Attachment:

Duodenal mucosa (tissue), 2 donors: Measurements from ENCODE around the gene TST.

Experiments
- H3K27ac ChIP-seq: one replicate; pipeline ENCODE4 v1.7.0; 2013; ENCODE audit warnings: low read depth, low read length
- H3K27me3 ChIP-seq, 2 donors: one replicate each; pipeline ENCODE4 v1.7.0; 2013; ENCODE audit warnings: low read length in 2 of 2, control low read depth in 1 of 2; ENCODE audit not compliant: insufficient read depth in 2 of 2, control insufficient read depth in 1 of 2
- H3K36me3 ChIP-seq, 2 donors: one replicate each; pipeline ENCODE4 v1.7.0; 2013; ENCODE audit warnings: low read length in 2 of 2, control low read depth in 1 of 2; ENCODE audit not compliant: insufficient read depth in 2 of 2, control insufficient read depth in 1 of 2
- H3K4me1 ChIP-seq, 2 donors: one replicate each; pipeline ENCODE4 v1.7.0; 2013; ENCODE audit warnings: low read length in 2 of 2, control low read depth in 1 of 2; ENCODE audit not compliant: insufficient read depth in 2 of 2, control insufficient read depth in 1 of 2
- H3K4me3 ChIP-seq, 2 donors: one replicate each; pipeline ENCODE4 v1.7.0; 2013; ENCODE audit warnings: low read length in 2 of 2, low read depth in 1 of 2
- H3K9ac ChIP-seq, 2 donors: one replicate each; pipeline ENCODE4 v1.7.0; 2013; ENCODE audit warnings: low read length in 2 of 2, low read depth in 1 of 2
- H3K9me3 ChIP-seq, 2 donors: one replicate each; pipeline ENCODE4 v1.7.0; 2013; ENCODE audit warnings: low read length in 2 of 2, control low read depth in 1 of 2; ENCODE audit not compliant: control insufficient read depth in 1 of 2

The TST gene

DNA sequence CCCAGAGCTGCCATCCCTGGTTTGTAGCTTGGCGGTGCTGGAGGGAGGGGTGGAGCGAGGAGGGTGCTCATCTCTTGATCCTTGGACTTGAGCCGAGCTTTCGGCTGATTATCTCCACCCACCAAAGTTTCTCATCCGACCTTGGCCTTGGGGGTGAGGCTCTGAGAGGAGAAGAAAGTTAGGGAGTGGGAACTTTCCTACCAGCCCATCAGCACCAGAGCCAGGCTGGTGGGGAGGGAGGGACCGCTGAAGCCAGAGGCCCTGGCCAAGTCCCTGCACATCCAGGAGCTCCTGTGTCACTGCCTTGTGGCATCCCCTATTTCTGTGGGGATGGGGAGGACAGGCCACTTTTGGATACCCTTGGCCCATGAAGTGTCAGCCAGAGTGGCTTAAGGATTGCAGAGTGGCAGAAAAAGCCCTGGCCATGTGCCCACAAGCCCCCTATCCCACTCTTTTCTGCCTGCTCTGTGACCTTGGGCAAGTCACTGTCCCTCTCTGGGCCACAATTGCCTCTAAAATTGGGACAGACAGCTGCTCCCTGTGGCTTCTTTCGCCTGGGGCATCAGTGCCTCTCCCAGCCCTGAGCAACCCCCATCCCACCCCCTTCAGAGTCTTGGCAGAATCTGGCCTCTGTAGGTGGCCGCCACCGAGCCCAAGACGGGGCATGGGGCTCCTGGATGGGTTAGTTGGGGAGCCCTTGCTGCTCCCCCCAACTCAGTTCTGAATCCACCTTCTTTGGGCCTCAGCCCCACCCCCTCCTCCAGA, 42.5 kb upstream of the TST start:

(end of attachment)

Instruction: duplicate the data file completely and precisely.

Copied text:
Duodenal mucosa (tissue), 2 donors: Measurements from ENCODE around the gene TST.

Experiments
- H3K27ac ChIP-seq: one replicate; pipeline ENCODE4 v1.7.0; 2013; ENCODE audit warnings: low read depth, low read length
- H3K27me3 ChIP-seq, 2 donors: one replicate each; pipeline ENCODE4 v1.7.0; 2013; ENCODE audit warnings: low read length in 2 of 2, control low read depth in 1 of 2; ENCODE audit not compliant: insufficient read depth in 2 of 2, control insufficient read depth in 1 of 2
- H3K36me3 ChIP-seq, 2 donors: one replicate each; pipeline ENCODE4 v1.7.0; 2013; ENCODE audit warnings: low read length in 2 of 2, control low read depth in 1 of 2; ENCODE audit not compliant: insufficient read depth in 2 of 2, control insufficient read depth in 1 of 2
- H3K4me1 ChIP-seq, 2 donors: one replicate each; pipeline ENCODE4 v1.7.0; 2013; ENCODE audit warnings: low read length in 2 of 2, control low read depth in 1 of 2; ENCODE audit not compliant: insufficient read depth in 2 of 2, control insufficient read depth in 1 of 2
- H3K4me3 ChIP-seq, 2 donors: one replicate each; pipeline ENCODE4 v1.7.0; 2013; ENCODE audit warnings: low read length in 2 of 2, low read depth in 1 of 2
- H3K9ac ChIP-seq, 2 donors: one replicate each; pipeline ENCODE4 v1.7.0; 2013; ENCODE audit warnings: low read length in 2 of 2, low read depth in 1 of 2
- H3K9me3 ChIP-seq, 2 donors: one replicate each; pipeline ENCODE4 v1.7.0; 2013; ENCODE audit warnings: low read length in 2 of 2, control low read depth in 1 of 2; ENCODE audit not compliant: control insufficient read depth in 1 of 2

The TST gene

DNA sequence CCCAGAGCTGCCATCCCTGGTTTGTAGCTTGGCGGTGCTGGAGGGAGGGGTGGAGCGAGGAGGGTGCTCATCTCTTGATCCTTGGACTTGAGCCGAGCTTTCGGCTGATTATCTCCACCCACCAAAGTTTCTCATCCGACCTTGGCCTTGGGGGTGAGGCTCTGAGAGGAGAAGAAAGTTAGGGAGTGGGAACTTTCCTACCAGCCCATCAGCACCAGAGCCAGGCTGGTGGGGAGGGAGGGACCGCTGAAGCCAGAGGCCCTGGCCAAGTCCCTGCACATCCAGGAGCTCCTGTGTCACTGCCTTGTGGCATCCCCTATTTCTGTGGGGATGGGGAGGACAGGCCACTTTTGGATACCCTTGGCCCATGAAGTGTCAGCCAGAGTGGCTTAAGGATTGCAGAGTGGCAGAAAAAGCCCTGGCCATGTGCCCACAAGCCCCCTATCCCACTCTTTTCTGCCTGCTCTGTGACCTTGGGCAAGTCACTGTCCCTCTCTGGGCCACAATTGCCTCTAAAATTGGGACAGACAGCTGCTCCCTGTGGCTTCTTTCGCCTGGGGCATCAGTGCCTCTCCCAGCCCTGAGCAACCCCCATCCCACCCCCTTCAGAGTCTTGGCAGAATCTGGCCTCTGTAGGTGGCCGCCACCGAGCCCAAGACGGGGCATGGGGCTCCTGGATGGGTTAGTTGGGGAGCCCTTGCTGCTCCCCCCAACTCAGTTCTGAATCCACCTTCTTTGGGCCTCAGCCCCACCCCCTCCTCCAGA, 42.5 kb upstream of the TST start: